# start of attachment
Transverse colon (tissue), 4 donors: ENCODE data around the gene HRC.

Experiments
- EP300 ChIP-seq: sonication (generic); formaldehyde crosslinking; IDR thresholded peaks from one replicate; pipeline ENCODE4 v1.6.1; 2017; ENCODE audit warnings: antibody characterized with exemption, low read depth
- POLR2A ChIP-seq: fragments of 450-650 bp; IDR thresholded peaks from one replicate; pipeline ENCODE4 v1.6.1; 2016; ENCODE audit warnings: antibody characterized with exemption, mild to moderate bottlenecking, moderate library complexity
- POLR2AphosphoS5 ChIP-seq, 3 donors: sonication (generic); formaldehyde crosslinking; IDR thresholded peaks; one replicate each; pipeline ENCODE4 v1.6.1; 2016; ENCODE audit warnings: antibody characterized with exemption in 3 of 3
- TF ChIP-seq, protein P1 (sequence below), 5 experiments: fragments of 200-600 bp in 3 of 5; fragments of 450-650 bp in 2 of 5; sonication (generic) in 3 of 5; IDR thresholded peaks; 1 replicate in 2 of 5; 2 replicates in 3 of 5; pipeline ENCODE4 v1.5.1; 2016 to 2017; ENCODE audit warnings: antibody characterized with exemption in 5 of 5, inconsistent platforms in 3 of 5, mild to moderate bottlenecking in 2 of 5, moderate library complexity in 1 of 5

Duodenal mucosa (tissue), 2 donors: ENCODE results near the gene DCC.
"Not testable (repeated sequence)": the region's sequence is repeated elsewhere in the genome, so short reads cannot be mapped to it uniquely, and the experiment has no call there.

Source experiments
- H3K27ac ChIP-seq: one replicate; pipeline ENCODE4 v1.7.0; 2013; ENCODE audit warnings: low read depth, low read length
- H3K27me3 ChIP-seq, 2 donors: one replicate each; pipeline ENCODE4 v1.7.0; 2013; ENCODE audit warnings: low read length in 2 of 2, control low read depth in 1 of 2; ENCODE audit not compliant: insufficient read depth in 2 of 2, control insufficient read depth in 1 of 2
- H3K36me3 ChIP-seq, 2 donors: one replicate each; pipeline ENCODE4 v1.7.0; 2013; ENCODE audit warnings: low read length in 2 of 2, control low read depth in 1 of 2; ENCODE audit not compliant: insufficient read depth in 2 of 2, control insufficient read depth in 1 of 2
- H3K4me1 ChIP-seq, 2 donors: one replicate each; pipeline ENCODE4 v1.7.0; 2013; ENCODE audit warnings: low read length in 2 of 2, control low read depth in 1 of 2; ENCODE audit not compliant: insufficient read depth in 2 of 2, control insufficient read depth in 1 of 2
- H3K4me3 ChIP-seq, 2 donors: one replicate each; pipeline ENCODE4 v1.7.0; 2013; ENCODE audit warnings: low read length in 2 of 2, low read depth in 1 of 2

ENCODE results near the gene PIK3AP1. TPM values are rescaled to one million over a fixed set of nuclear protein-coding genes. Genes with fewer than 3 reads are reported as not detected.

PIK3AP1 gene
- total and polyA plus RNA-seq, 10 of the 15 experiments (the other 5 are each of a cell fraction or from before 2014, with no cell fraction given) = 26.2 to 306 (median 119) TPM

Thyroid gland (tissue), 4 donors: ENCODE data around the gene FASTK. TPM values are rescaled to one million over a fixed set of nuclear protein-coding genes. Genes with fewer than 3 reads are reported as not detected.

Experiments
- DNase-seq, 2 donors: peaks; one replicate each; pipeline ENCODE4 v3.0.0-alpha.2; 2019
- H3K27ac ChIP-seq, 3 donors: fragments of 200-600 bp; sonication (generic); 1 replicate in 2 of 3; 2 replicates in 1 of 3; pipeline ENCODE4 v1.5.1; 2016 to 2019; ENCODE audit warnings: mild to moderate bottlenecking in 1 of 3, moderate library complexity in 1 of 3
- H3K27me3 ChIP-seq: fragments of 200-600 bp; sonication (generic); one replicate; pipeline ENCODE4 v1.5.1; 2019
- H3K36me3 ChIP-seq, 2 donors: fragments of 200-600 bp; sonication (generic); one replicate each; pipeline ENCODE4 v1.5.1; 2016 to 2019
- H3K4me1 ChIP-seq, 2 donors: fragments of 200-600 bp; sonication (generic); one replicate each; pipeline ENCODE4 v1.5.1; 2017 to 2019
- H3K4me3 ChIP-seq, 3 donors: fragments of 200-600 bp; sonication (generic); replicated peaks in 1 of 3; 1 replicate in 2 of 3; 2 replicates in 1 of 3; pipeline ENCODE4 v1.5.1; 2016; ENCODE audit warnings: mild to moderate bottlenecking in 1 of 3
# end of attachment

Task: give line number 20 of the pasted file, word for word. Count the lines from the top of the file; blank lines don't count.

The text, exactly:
- DNase-seq, 2 donors: peaks; one replicate each; pipeline ENCODE4 v3.0.0-alpha.2; 2019